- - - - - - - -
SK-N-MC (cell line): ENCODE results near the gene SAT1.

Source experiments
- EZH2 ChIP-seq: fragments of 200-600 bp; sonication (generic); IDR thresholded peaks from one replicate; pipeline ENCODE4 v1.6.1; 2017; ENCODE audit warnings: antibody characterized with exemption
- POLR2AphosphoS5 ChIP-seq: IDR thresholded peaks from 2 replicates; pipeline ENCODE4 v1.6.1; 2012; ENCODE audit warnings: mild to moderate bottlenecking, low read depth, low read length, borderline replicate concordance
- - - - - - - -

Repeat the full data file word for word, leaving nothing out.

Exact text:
SK-N-MC (cell line): ENCODE results near the gene SAT1.

Source experiments
- EZH2 ChIP-seq: fragments of 200-600 bp; sonication (generic); IDR thresholded peaks from one replicate; pipeline ENCODE4 v1.6.1; 2017; ENCODE audit warnings: antibody characterized with exemption
- POLR2AphosphoS5 ChIP-seq: IDR thresholded peaks from 2 replicates; pipeline ENCODE4 v1.6.1; 2012; ENCODE audit warnings: mild to moderate bottlenecking, low read depth, low read length, borderline replicate concordance